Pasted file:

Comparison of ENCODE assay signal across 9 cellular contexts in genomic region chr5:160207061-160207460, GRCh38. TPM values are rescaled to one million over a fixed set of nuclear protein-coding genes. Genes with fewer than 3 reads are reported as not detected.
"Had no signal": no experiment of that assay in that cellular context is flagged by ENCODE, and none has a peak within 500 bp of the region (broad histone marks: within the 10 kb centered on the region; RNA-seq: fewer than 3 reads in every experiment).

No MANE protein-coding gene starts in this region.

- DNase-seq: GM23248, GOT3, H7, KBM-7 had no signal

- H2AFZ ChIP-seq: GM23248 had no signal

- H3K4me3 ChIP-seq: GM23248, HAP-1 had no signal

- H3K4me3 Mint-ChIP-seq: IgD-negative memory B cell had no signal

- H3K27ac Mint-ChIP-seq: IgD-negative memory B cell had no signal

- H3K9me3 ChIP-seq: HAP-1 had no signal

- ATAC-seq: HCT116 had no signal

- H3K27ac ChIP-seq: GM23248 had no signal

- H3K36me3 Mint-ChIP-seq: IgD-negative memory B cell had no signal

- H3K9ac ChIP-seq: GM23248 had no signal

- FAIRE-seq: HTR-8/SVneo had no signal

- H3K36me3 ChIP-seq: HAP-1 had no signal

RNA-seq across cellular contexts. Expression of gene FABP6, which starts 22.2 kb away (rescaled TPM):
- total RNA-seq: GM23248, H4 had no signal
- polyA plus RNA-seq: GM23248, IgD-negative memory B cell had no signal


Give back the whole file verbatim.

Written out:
Comparison of ENCODE assay signal across 9 cellular contexts in genomic region chr5:160207061-160207460, GRCh38. TPM values are rescaled to one million over a fixed set of nuclear protein-coding genes. Genes with fewer than 3 reads are reported as not detected.
"Had no signal": no experiment of that assay in that cellular context is flagged by ENCODE, and none has a peak within 500 bp of the region (broad histone marks: within the 10 kb centered on the region; RNA-seq: fewer than 3 reads in every experiment).

No MANE protein-coding gene starts in this region.

- DNase-seq: GM23248, GOT3, H7, KBM-7 had no signal

- H2AFZ ChIP-seq: GM23248 had no signal

- H3K4me3 ChIP-seq: GM23248, HAP-1 had no signal

- H3K4me3 Mint-ChIP-seq: IgD-negative memory B cell had no signal

- H3K27ac Mint-ChIP-seq: IgD-negative memory B cell had no signal

- H3K9me3 ChIP-seq: HAP-1 had no signal

- ATAC-seq: HCT116 had no signal

- H3K27ac ChIP-seq: GM23248 had no signal

- H3K36me3 Mint-ChIP-seq: IgD-negative memory B cell had no signal

- H3K9ac ChIP-seq: GM23248 had no signal

- FAIRE-seq: HTR-8/SVneo had no signal

- H3K36me3 ChIP-seq: HAP-1 had no signal

RNA-seq across cellular contexts. Expression of gene FABP6, which starts 22.2 kb away (rescaled TPM):
- total RNA-seq: GM23248, H4 had no signal
- polyA plus RNA-seq: GM23248, IgD-negative memory B cell had no signal